Kedar’s comments reveal the basic assumption that the bodies of women are in some fundamental way identified with the nation, and that their violation would thus constitute an act of war. As the scholar Susan Sered notes in her study What Makes Women Sick?, “…what lies behind the determination to keep women out of combat positions is a sense that because women symbolize the collective, rape of a woman – unlike rape or torture of a man – is an affront to the honor of the state….The rape of a woman soldier is construed as equivalent to the rape of the Jewish people.” Kedar simply reverses this formulation, assuming the same logic applies to the terrorist enemy.
But in constructing women as inherent victims, by making their bodies contiguous with the battlefield, the role of women in war is relegated to that of sex object. Indeed, recent photos posted on the Facebook page “Standing with IDF” of partially naked women with messages of support for the Israeli army scrawled on their bodies is consistent with the notion that women’s bodies support the war effort through a deployment of their sexuality, not through their service.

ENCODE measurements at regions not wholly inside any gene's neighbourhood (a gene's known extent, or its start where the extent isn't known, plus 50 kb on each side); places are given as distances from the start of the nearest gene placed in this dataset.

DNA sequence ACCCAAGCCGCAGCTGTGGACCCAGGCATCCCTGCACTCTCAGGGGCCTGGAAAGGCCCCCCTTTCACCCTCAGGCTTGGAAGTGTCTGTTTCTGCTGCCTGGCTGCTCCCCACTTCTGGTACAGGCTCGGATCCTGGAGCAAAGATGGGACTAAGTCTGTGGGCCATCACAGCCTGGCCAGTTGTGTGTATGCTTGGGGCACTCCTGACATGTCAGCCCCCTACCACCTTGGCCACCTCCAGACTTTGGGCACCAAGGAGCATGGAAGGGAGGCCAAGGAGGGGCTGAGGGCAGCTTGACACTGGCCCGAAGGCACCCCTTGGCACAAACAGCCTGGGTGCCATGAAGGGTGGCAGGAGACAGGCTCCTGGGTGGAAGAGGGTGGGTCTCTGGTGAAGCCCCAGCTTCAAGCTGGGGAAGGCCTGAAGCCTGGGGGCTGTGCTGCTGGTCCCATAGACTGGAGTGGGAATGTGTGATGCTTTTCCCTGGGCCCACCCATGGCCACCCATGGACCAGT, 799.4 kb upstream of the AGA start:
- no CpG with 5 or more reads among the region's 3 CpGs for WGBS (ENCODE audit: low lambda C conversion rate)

In a parallel example, when the young recruit Udi Segal recently refused his service in the IDF, protestors at the draft office where he was due to report for service taunted him by calling it his “gay coming out party” and yelled at his supporters to “Go get fucked in the ass!” The same gendered logic that relegates women’s role in war to that of victim or sex object cannot reconcile the image of a man who refuses to be a soldier. Since masculinity is synonymous with military service in Israeli culture, a man who does not serve, must, by this logic, be gendered or sexed differently.
It appears that this logic also extends beyond just service in the military, but also to support (or criticism) of military actions. Several recent accounts of demonstrations or attacks against peace protesters in Israel have noted similar language leveled at them for supporting peace. The journalist Haggai Matar wrote that violent attacks against peace protesters in Tel Aviv were “accompanied by swearing and sexual threats”; Moriel Rothman-Zecher wrote that at the same protest counter-demonstrators shouted, as they did to Udi Segal and his supporters, “You all get fucked in the ass”; and Rebecca Hughes notes that she has seen “blue and white dildos waved threateningly at peace protestors” – a literalization of the idea of the masculine state using sexual violence as a means of domination.
All of these scenes are what naturally follow from the equation of masculinity with militarism in a society in which participation in the military is a condition of citizenship. The scenario proposed by Mordechai Kedar does not need to be carried out in order for the danger to be real: for women, certainly, but also for a society precariously balanced on the assumption of women’s victimization and highly gendered conceptions of power.